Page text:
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Small business grants: What you need to know.

Small business grant programs deliver technical assistance and spur economic development. Answer your FAQs, and secure a grant that can provide support for businesses, nonprofits, and research institutions.

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What is a small business grant?

Grants are financial assistance that government agencies award to fund new ideas, encourage innovation and entrepreneurship, and stimulate the economy. Grant opportunities are available for many reasons, including helping small business owners recover from crises like the COVID-19 pandemic and helping startups get new technology off the ground.

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How can I secure a small business grant?

Every grant has different requirements, but all grant processes have three basic phases:

1. Pre-award phase

Prior to awarding any grants, grant-giving agencies determine their budgets, what types of organizations they want to fund, and how potential recipients should apply. Agencies publish Funding Opportunity Announcements (FOA) based on the legislative scope and budget potential grants. FOAs include the relevant information for applicants about eligibility and how to apply.

The details of how to apply vary, but generally a panel of at least three people independently reviews all grant applications. Regardless of the agency or type of grant, applications need to have meticulous documentation of their business plan, activities, and finances to get through screening.

2. Award phase

After reviewing applications, grant-awarding agencies send out Notice of Awards (NOA) to the organizations or individuals they’ve selected. An NOA is a legally binding document. By signing and accepting an NOA, the accepting organizations or individuals also agree to carry out the terms of the grant.

3. Post-award phase

After receiving a grant, businesses must document and report how they use the money. Grant recipients are sometimes audited by the Government Accountability Office (GAO) and other federal agencies, which keep track of expenditures, policies, tax documents, and activities by grant recipients. Grants are intended to encourage certain kinds of activity, and accepting a grant is the beginning of a partnership.

After grant recipients accept and use the money, they have to submit final reports on their experience for review by the awarding agency.

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FAQs about small business grants.

Do I need to pay back a small business grant?
State and federal small business grants aren’t loans and don’t need to be paid back. However, grants aren’t free money. Accepting a grant doesn’t mean you get a check with no strings attached. Grant money comes with certain requirements, often entering into an ongoing relationship with the agency that awarded you the grant, like the Small Business Innovation Research Program (SBIRP).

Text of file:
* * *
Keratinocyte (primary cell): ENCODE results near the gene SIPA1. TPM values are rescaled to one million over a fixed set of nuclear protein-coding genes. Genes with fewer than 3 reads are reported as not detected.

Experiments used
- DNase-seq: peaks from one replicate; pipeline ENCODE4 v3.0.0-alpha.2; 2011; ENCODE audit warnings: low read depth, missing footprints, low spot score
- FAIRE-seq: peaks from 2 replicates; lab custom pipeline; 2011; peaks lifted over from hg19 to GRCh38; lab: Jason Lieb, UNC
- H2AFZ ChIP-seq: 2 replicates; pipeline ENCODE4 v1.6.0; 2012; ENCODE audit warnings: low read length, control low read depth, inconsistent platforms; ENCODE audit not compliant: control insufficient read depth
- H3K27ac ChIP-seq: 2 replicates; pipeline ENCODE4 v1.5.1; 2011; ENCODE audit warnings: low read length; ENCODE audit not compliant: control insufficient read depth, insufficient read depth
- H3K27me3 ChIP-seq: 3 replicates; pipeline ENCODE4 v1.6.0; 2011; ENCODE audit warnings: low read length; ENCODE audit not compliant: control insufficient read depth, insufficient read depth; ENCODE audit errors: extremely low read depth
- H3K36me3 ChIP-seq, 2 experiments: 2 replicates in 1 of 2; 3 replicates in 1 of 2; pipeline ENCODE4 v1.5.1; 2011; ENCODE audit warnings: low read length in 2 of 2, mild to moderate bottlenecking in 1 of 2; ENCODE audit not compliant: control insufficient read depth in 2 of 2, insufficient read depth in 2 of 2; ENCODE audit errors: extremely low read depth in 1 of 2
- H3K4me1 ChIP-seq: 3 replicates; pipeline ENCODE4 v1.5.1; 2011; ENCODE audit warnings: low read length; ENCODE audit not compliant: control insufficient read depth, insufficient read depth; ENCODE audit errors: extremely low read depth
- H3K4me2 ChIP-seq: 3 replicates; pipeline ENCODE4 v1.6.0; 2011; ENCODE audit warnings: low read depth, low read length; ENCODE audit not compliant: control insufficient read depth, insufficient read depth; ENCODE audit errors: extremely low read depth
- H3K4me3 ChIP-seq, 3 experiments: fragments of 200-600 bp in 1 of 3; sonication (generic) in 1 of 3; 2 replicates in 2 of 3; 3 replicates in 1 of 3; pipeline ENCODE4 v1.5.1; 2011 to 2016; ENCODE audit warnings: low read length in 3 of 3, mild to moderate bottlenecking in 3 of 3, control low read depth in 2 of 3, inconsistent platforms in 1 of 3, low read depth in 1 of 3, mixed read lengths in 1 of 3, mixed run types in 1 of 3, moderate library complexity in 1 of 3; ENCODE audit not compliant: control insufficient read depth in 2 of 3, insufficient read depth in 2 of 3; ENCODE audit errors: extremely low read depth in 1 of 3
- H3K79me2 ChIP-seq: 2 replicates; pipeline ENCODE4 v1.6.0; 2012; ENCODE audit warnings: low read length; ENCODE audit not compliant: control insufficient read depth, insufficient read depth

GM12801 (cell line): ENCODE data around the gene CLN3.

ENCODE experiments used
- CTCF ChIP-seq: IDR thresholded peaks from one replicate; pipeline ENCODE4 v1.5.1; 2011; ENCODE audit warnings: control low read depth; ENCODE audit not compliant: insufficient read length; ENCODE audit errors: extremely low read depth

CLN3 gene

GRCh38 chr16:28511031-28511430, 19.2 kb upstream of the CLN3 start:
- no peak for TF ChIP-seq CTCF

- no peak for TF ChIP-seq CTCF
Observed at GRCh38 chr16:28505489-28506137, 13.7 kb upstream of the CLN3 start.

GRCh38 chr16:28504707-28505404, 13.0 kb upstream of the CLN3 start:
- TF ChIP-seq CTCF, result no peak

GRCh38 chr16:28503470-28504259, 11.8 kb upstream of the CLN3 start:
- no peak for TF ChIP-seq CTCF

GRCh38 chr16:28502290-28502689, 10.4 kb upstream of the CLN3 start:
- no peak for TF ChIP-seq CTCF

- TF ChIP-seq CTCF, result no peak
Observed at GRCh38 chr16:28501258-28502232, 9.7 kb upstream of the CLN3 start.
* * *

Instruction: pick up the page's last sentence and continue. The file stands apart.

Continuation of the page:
Who is eligible for a small business grant?
All grants have different purposes, goals, and eligibility requirements. At any given time the federal government has hundreds of active, approved grant programs that businesses can apply for, so it’s likely that there’s something you or your business is eligible for. However, simply being eligible for a grant doesn’t mean you’ll necessarily get the money. Grant-giving institutions only have so much funding and can’t give grants to everyone who applies.
How do I find a small business grant?

There are almost as many types of small business grants as there are small businesses — grants for eligible businesses are available from agencies like the Department of Energy, Department of Commerce, and Department of Agriculture (USDA). In particular, the US Small Business Administration works to support entrepreneurs and small organizations by working with banks, credit unions, and other lenders.

Grant opportunities include, but are not limited to, businesses that are:

  • Owned by groups such as women, minorities, or veterans
  • Nonprofit organizations
  • Research institutions
  • In rural areas and low-income communities
  • Working with or developing new technology
  • Specifically affected by the Coronavirus pandemic

New grants are available all the time. But many, like Economic Injury Disaster Loans (EIDL) or PPP Loans, are often time sensitive. Check for news about federal small business grants at grants.gov and sba.gov. There are also reasons to look at local governments’ grant programs, as small business development centers in your community might offer grants as well.

Finalize grants, paperwork, and small business loans faster with Acrobat Sign.

Time is of the essence when you’re applying for a small business grant. The grant application process can include several deadlines and a large amount of documentation. Meet deadlines fast and get agencies the information they need with Acrobat Sign.

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